Since I lost the requirement sheet and I made it in a couple of hours it may not be perfect, but it helps people to realize when they think too much in future or too less. Feel free to use or modify these codes. They are for educational purposes so if you find better approaches or you have comments on it, let me know!

I created a Word in which I explain my process of thinking so other people can see why I do or think how I think. Here is the word file:!4N4hTKpa!xUkOZb7-d5kCwb0q-5Iv6GA7BXS0F33SM9rnEWUPm0A

Of course, I am no God in here, but definitely with these codes we could encourage people to think and discuss if it is wrong or not and how to improve it.

Also, I recommended the Chapter of Refactoring in the book

The term #Agile

Many people keep using agile as a noun (me myself, I do sometimes) to referring to Scrum/XP. Probably because of the boom of agile methodologies, people usually accompany the agile principles and manifesto with a real thing to implement, such as Scrum or XP. Also, this is probably due to the fact that Scrum and XP are the specific agile methodologies most used around the world and better known. Sometimes I forget FDD is considered, for example, agile. I am pretty sure in my brain FDD and ScrumXP do NOT fall in the same category, so I do not like the idea of these being in the same bag.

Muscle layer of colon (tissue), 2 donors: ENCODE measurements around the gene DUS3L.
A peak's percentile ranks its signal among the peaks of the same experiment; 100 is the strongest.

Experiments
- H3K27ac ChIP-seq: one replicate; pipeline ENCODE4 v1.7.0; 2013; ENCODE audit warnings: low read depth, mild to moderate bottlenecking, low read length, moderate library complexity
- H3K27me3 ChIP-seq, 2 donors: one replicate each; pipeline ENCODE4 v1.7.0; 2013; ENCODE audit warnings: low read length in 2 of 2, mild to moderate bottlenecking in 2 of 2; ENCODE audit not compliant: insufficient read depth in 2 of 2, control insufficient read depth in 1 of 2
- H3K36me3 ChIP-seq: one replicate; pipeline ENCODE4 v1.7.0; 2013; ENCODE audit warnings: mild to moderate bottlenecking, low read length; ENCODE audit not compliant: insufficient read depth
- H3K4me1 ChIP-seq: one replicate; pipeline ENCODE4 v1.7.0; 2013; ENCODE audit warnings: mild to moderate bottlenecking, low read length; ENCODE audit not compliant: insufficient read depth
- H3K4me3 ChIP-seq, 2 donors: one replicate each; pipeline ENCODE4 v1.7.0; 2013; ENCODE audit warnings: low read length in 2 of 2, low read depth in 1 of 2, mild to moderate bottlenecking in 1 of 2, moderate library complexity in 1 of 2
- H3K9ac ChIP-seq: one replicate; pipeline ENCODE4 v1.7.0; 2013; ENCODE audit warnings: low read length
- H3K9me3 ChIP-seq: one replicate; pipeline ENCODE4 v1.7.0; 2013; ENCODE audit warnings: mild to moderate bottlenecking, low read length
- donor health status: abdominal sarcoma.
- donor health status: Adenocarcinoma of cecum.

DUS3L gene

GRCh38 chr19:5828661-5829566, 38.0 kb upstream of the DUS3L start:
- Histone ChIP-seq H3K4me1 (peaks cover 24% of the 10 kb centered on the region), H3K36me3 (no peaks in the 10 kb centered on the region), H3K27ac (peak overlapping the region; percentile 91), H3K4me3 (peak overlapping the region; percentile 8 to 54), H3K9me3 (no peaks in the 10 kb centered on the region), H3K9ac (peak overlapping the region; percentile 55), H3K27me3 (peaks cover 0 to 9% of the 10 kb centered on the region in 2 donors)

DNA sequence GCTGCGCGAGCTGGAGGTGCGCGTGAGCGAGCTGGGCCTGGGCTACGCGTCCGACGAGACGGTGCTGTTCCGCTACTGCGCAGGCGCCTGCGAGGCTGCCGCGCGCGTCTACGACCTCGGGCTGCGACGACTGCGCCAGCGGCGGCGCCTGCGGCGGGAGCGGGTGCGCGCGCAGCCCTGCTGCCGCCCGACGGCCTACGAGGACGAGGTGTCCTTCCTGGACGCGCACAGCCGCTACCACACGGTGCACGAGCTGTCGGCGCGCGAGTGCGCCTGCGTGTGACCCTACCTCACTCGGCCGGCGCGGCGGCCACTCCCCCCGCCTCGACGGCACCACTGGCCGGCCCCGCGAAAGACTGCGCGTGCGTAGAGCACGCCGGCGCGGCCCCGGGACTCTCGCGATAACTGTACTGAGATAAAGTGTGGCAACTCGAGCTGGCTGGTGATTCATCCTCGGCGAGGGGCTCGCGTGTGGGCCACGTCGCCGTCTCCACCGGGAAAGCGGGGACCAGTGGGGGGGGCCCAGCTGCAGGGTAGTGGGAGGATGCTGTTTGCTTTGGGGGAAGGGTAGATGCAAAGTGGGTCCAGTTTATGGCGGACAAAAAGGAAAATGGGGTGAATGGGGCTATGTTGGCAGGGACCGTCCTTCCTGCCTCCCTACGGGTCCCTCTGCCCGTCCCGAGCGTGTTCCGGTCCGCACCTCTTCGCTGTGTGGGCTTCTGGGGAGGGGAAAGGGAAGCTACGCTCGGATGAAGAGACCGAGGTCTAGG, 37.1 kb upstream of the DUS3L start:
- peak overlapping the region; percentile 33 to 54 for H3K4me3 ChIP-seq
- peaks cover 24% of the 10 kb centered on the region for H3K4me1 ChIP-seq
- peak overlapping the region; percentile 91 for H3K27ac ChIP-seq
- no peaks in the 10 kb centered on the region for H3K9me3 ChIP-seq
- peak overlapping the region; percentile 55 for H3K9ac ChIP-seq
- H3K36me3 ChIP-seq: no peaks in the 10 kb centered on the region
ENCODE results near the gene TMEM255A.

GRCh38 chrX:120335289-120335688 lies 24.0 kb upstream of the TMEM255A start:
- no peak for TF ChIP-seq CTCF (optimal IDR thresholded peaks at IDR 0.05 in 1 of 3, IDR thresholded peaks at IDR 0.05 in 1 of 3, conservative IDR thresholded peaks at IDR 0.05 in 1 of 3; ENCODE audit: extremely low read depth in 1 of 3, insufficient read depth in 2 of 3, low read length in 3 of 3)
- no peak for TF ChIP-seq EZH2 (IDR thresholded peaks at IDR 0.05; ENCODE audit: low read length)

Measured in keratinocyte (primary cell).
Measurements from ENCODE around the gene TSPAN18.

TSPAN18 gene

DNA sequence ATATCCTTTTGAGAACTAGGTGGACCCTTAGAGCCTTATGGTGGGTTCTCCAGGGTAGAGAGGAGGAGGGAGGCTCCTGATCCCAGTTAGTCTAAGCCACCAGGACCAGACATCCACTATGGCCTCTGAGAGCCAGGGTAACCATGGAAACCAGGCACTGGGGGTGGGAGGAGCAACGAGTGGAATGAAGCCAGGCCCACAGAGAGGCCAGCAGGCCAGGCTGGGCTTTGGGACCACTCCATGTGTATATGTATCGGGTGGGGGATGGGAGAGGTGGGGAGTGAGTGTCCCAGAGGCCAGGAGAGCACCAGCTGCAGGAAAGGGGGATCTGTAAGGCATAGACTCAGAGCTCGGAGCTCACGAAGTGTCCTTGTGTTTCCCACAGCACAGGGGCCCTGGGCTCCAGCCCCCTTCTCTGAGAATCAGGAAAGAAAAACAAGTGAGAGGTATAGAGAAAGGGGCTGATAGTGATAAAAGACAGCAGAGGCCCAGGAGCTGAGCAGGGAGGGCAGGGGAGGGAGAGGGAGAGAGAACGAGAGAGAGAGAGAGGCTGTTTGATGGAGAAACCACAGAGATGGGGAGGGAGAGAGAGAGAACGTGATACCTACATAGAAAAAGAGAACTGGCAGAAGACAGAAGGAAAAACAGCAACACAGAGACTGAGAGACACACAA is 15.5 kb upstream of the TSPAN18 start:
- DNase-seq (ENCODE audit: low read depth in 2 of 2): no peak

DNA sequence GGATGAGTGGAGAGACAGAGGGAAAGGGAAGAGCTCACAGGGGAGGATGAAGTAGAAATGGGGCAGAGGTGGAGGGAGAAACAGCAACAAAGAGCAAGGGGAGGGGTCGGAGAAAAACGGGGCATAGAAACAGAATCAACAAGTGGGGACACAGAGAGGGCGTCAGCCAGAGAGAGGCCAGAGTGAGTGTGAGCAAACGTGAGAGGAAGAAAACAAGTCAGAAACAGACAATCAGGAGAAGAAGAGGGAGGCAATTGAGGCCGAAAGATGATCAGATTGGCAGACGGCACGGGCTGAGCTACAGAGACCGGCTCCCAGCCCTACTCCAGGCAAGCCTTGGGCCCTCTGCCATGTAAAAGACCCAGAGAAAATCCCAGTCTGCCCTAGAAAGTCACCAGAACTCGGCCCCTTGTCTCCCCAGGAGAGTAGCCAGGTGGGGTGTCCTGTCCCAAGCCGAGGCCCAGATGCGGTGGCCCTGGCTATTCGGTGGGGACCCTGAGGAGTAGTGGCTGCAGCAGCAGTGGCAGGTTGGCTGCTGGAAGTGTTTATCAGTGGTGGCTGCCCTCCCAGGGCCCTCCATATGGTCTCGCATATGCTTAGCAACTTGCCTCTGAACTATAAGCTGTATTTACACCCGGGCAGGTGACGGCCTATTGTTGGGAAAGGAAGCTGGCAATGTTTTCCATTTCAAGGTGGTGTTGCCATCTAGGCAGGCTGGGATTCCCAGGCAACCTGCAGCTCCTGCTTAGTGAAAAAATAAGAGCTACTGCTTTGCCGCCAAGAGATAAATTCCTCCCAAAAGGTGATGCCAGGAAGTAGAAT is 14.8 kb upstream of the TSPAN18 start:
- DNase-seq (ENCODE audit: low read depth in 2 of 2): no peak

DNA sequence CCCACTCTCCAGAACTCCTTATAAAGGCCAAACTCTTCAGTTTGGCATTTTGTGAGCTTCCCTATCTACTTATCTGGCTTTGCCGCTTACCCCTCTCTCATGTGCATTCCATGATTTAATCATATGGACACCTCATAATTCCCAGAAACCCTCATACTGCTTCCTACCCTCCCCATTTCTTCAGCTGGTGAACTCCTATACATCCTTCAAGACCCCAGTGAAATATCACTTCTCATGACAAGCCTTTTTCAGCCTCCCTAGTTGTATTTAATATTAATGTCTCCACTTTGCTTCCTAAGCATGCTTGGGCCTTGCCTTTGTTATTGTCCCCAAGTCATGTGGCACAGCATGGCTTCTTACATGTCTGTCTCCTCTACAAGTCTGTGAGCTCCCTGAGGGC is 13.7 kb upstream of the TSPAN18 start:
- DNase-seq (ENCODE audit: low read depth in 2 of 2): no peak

The use of the term can lead to confusion if you use it with people who treat it differently. Nevertheless, most of the people is talking about “agile ScrumXP” so in general people is understanding each other somehow.

On the other hand, there is the term “methodology”. In an unfortunate event someone called it methodology. People started to realize that Agile is not a methodology but a mind-set. Method is something way far from the idea of Agile.